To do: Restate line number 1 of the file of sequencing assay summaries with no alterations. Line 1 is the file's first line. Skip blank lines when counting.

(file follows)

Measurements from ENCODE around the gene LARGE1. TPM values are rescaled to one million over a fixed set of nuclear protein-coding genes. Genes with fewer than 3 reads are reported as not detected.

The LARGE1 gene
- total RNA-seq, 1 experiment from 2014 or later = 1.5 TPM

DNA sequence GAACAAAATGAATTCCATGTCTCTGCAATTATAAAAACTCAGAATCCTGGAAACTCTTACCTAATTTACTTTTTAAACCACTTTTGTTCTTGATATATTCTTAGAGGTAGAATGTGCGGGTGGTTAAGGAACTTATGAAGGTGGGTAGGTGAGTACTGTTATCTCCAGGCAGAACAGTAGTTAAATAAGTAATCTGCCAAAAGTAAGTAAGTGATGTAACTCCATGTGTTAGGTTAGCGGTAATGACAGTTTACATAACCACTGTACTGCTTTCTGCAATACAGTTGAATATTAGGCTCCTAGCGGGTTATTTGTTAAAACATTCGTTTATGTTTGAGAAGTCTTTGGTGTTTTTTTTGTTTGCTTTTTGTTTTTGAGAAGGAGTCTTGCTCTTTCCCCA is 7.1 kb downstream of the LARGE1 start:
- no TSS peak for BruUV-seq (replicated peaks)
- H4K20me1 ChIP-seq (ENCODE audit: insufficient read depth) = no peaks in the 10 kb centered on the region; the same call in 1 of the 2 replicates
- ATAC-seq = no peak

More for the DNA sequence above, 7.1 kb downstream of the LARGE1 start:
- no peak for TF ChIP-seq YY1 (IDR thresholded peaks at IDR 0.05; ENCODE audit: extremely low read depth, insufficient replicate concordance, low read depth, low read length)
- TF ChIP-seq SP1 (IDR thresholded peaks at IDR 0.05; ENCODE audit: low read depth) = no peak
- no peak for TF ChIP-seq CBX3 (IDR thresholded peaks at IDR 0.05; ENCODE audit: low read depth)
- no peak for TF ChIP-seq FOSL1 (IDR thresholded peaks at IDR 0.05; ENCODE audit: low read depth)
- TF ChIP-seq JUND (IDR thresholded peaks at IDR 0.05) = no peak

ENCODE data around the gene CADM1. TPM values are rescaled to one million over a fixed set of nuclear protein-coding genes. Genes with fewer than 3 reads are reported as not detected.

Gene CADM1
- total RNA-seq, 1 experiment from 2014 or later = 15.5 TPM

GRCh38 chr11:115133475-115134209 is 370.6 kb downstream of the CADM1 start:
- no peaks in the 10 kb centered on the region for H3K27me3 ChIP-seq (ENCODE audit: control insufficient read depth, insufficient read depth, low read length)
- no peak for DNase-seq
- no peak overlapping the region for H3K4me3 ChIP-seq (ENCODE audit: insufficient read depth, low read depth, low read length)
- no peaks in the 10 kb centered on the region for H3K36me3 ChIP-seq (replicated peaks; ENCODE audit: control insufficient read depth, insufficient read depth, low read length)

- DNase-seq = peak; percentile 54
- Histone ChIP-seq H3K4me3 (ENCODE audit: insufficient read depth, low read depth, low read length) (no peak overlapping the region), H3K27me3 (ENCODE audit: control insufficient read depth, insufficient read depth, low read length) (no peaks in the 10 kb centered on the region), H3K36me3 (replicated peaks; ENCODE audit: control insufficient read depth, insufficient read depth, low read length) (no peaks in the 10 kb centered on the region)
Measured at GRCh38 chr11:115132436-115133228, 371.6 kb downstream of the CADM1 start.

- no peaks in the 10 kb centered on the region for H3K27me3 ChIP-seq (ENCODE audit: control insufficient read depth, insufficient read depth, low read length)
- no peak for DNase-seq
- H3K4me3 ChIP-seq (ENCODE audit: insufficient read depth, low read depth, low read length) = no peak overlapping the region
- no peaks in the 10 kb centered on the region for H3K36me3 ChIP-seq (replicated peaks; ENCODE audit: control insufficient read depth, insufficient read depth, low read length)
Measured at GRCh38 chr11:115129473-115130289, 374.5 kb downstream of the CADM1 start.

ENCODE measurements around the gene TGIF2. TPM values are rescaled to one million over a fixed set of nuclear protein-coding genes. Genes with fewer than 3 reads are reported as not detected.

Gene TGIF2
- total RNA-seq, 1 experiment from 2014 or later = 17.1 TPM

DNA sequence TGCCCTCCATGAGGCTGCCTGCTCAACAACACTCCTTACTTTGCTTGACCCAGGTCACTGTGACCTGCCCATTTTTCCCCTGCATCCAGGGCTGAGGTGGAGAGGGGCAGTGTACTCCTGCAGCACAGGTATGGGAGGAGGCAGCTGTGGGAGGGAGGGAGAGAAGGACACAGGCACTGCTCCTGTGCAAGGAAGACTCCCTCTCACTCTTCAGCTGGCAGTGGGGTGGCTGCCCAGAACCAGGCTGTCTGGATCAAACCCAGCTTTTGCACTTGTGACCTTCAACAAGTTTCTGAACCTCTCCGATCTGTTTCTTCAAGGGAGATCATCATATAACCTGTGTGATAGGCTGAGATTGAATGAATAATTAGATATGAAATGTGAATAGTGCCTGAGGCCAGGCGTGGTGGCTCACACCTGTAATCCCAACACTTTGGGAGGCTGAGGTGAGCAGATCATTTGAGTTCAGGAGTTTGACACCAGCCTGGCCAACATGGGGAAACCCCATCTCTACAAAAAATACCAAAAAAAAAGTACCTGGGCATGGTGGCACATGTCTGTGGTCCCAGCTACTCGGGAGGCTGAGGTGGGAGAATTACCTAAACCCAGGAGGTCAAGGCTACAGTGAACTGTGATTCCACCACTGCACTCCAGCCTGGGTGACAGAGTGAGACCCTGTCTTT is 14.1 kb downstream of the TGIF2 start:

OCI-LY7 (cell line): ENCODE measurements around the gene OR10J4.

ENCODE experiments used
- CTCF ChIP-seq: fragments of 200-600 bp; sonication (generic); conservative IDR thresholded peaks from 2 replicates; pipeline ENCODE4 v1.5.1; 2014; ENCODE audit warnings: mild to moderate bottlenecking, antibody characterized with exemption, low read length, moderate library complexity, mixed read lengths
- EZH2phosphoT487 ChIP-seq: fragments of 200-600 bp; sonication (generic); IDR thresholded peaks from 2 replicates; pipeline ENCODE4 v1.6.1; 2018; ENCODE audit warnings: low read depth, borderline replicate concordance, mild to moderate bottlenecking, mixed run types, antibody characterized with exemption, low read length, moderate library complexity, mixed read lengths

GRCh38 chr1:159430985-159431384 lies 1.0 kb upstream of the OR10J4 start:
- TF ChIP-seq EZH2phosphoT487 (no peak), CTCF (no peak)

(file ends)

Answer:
Measurements from ENCODE around the gene LARGE1. TPM values are rescaled to one million over a fixed set of nuclear protein-coding genes. Genes with fewer than 3 reads are reported as not detected.